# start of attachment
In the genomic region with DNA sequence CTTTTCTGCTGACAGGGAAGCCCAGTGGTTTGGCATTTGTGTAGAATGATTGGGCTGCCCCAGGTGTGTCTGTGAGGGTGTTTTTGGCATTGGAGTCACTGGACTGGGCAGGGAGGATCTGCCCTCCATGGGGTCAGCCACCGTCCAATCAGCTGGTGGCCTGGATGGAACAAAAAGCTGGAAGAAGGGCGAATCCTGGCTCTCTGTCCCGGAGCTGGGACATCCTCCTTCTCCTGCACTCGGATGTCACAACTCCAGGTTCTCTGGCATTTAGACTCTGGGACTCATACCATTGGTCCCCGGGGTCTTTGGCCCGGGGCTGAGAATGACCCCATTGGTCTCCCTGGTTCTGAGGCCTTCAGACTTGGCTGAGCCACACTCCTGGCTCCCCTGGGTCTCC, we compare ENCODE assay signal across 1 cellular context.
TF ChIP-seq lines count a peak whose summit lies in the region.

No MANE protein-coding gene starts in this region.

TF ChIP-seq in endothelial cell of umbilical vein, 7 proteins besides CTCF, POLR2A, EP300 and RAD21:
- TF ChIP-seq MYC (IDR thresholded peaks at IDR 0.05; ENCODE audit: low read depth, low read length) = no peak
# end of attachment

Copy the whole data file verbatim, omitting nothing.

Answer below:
In the genomic region with DNA sequence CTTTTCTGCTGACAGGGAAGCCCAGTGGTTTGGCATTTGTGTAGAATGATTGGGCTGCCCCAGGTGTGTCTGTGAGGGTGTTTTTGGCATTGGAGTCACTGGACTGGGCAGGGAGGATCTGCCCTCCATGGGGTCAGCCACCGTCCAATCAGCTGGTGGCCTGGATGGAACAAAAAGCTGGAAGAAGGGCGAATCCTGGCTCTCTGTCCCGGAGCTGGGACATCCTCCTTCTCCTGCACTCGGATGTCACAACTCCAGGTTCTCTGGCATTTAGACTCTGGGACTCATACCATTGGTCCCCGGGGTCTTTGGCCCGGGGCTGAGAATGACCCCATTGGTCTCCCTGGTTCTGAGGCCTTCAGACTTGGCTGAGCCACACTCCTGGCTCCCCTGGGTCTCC, we compare ENCODE assay signal across 1 cellular context.
TF ChIP-seq lines count a peak whose summit lies in the region.

No MANE protein-coding gene starts in this region.

TF ChIP-seq in endothelial cell of umbilical vein, 7 proteins besides CTCF, POLR2A, EP300 and RAD21:
- TF ChIP-seq MYC (IDR thresholded peaks at IDR 0.05; ENCODE audit: low read depth, low read length) = no peak